Iconic Palestinian robe fashions a new political symbol

JERUSALEM (AP) — The traditional brightly embroidered dress of Palestinian women known as the “thobe” was not the type of garment one would expect to become a pop political symbol.

Now it’s gaining prominence as a softer expression of Palestinian nationalism, competing even with the classic keffiyeh — the headscarf donned by young stone-throwing Palestinian men protesting Israel’s occupation.

The robe, adorned with elaborate hand-stitched embroidery, requires months of grueling labor. Some thobes fetch thousands of dollars. The traditional textiles call to mind a bygone era of Palestinian peasant women sewing on a break from the fields.

Last month, Rashida Tlaib proudly wore her mother’s thobe to her historic swearing-in as the first female Palestinian American member of Congress, inspiring masses of women around the world, especially in the Palestinian territories, to tweet photos of themselves in their ancestral robes.

“The historic thobe conjures an ideal of pure and untouched Palestine, before the occupation,” said Rachel Dedman, curator of a recent exhibit at the Palestinian Museum focused on the evolution of Palestinian embroidery. “It’s more explicitly tied to history and heritage than politics. That’s what makes it a brilliant symbol.”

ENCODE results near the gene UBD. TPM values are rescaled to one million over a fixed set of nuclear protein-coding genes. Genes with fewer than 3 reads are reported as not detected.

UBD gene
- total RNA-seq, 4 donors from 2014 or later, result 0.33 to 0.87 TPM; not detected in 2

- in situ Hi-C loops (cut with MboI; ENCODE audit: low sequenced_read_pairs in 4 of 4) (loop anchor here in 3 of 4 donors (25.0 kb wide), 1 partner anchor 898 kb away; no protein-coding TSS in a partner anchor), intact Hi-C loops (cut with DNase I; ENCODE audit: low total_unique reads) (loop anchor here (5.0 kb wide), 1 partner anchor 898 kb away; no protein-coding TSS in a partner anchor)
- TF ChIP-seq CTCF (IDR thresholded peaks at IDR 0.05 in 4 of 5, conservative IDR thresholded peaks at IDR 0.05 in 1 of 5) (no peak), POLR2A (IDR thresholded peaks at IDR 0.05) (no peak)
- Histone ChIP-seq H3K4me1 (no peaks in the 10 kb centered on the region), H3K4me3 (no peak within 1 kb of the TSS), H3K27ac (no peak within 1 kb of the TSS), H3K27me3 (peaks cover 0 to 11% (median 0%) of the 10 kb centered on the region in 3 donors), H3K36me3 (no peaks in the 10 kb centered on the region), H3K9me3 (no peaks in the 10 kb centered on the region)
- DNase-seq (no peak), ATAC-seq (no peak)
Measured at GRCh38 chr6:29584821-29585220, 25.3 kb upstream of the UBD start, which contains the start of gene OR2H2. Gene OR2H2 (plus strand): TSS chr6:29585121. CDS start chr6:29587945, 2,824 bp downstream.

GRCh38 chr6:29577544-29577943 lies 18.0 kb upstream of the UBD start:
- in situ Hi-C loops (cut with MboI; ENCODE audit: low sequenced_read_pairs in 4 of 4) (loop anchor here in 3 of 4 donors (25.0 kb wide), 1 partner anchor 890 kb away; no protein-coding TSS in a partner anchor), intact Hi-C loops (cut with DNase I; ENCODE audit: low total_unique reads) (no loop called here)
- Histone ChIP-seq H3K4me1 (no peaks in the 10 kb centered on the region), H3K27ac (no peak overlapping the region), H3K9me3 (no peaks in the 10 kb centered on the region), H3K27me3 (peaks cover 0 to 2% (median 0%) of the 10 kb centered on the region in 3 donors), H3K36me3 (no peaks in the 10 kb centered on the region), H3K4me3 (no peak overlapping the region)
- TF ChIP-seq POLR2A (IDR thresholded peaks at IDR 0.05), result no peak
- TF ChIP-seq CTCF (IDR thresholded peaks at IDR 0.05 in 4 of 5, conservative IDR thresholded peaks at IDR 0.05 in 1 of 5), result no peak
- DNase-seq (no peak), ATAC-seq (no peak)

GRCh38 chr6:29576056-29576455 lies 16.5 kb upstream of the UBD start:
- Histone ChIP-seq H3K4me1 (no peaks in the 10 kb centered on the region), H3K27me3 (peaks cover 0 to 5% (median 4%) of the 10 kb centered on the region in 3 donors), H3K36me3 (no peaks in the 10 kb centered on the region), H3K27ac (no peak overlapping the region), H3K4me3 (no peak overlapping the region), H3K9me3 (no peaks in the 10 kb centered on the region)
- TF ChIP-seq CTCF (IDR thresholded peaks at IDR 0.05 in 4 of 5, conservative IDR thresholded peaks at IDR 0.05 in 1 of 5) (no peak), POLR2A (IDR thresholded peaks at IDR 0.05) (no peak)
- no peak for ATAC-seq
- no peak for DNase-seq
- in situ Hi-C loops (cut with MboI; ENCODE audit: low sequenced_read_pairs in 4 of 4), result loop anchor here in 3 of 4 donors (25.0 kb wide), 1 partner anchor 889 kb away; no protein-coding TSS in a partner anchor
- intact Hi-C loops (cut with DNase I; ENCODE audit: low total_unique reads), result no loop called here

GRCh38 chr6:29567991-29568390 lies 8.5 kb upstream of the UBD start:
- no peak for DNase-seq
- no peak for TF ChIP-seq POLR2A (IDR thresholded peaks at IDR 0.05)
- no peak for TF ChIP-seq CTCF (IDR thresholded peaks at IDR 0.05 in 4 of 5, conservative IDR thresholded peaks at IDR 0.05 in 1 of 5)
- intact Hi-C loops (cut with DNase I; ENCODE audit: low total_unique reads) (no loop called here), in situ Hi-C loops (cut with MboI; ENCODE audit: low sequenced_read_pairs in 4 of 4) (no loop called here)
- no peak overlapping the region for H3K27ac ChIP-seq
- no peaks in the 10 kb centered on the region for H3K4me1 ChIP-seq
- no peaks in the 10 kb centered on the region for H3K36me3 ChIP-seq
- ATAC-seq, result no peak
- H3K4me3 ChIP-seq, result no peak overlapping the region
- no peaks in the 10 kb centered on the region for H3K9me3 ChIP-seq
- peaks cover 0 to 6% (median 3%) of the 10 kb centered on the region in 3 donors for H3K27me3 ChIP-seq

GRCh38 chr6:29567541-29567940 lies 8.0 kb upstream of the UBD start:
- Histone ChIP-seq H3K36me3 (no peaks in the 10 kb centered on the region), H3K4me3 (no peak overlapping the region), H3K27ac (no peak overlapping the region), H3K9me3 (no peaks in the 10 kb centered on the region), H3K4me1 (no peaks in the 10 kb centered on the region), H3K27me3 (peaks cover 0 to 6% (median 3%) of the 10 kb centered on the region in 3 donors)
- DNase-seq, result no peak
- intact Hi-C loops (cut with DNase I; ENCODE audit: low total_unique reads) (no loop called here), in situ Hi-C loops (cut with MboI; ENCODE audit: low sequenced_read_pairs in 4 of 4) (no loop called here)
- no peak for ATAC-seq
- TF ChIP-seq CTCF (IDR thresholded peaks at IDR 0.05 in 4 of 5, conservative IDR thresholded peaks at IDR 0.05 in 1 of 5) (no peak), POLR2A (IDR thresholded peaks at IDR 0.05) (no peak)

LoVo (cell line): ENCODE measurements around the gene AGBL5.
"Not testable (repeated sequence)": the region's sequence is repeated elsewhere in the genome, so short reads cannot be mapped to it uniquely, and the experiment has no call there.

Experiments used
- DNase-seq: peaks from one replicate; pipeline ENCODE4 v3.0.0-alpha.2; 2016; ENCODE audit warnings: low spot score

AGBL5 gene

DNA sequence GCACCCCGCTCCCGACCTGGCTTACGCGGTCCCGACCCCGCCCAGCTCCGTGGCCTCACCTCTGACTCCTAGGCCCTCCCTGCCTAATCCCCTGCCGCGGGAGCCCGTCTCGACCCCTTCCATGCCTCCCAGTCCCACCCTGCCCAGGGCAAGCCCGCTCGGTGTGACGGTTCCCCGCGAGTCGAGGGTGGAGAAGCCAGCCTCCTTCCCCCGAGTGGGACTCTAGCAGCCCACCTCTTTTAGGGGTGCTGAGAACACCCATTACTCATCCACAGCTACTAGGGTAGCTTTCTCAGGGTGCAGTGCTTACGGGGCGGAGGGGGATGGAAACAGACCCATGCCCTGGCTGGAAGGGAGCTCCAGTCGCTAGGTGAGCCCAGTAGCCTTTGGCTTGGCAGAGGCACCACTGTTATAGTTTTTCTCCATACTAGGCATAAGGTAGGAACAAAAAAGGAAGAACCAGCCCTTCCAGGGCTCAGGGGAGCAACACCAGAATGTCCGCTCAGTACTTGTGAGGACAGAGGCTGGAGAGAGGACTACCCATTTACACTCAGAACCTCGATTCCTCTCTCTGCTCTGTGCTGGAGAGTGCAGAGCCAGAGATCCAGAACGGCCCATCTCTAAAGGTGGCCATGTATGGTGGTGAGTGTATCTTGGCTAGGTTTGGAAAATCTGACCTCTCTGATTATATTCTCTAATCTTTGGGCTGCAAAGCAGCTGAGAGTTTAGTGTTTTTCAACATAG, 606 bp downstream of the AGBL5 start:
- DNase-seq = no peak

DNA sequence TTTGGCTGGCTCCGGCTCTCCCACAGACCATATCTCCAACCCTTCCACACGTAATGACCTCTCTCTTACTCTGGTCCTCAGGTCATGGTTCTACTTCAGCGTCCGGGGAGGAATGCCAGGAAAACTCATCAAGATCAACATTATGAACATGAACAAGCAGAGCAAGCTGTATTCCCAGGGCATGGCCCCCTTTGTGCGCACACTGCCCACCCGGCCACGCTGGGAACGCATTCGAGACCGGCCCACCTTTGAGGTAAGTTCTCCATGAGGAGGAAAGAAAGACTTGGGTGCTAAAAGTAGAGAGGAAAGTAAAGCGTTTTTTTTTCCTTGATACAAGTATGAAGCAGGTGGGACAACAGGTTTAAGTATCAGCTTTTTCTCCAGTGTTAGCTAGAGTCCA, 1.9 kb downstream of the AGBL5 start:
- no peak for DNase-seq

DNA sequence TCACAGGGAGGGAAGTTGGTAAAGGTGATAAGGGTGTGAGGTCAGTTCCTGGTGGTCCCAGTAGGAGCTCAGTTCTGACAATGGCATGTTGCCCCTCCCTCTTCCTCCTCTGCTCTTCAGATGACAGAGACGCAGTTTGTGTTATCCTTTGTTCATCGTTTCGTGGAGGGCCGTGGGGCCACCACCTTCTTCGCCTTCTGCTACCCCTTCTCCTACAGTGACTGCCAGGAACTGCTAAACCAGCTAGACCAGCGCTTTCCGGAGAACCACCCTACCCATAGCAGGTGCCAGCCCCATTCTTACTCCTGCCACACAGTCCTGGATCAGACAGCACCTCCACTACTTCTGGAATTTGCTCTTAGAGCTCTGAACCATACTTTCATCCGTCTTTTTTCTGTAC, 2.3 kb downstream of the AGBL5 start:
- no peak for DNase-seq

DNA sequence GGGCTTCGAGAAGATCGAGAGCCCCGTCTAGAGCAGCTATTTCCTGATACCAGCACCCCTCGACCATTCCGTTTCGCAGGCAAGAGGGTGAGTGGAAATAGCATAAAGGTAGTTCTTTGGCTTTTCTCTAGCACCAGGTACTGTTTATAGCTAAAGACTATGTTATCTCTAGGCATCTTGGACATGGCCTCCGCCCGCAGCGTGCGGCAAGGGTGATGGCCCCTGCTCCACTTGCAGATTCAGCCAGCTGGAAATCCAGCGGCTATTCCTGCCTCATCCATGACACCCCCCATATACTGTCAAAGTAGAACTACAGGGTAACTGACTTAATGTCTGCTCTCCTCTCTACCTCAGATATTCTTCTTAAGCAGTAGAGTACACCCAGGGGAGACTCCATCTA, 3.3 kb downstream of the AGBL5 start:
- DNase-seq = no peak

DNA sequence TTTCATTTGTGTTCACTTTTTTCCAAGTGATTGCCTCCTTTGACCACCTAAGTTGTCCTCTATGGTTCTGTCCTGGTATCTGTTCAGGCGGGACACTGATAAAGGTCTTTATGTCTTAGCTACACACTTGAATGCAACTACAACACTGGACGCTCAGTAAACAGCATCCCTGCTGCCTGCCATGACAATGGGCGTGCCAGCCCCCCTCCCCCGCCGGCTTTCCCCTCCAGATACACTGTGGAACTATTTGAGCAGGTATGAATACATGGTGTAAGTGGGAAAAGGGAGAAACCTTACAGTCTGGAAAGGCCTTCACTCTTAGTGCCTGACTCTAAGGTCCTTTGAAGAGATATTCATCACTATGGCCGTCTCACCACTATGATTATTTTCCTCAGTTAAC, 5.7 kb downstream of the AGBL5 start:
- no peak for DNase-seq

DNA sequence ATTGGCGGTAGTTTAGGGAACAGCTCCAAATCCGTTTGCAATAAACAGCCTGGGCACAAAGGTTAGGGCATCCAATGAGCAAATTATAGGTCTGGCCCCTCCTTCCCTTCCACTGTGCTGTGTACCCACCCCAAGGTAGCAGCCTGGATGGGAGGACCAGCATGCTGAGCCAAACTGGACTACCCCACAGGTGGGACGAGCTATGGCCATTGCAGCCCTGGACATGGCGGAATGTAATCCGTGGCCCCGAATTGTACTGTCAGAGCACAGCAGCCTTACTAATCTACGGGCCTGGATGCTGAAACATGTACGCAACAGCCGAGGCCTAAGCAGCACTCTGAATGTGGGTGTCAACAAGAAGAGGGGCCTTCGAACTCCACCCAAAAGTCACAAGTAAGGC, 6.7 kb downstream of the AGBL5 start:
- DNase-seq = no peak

The Palestinian thobe traces its history to the early 19th century, when embroidery was confined to the villages.

Richly decorated dresses marked milestones in women’s lives: onset of puberty, marriage, motherhood. The designs varied from village to village — special three-dimensional stitching for the upper class of Bethlehem, big pockets for the nomadic Bedouin women, orange branch motifs for the orchard-famous city of Jaffa, said Maha Saca, director of the Palestinian Heritage Center in Bethlehem.

Thobe patterns also expressed women’s different social positions: red for brides, blue for widows, blue with multi-colored stitches for widows considering remarriage.

While Arab women across the region have worn hand-made dresses for centuries, the thobe has taken on a distinctly Palestinian character, particularly since the establishment of Israel in 1948. Hundreds of thousands of Palestinians either fled or were expelled from their homes during the war surrounding Israel’s creation. Many took only their dresses with them into the diaspora, Saca added.

The war, which Palestinians call their “nakba,” or catastrophe, transformed the thobe.

“Suddenly, in the face of dispossession and cultural appropriation by Israelis, embroidery became an urgent task,” Dedman said. “The dress was taken up and politicized.”

Over decades of conflict that…

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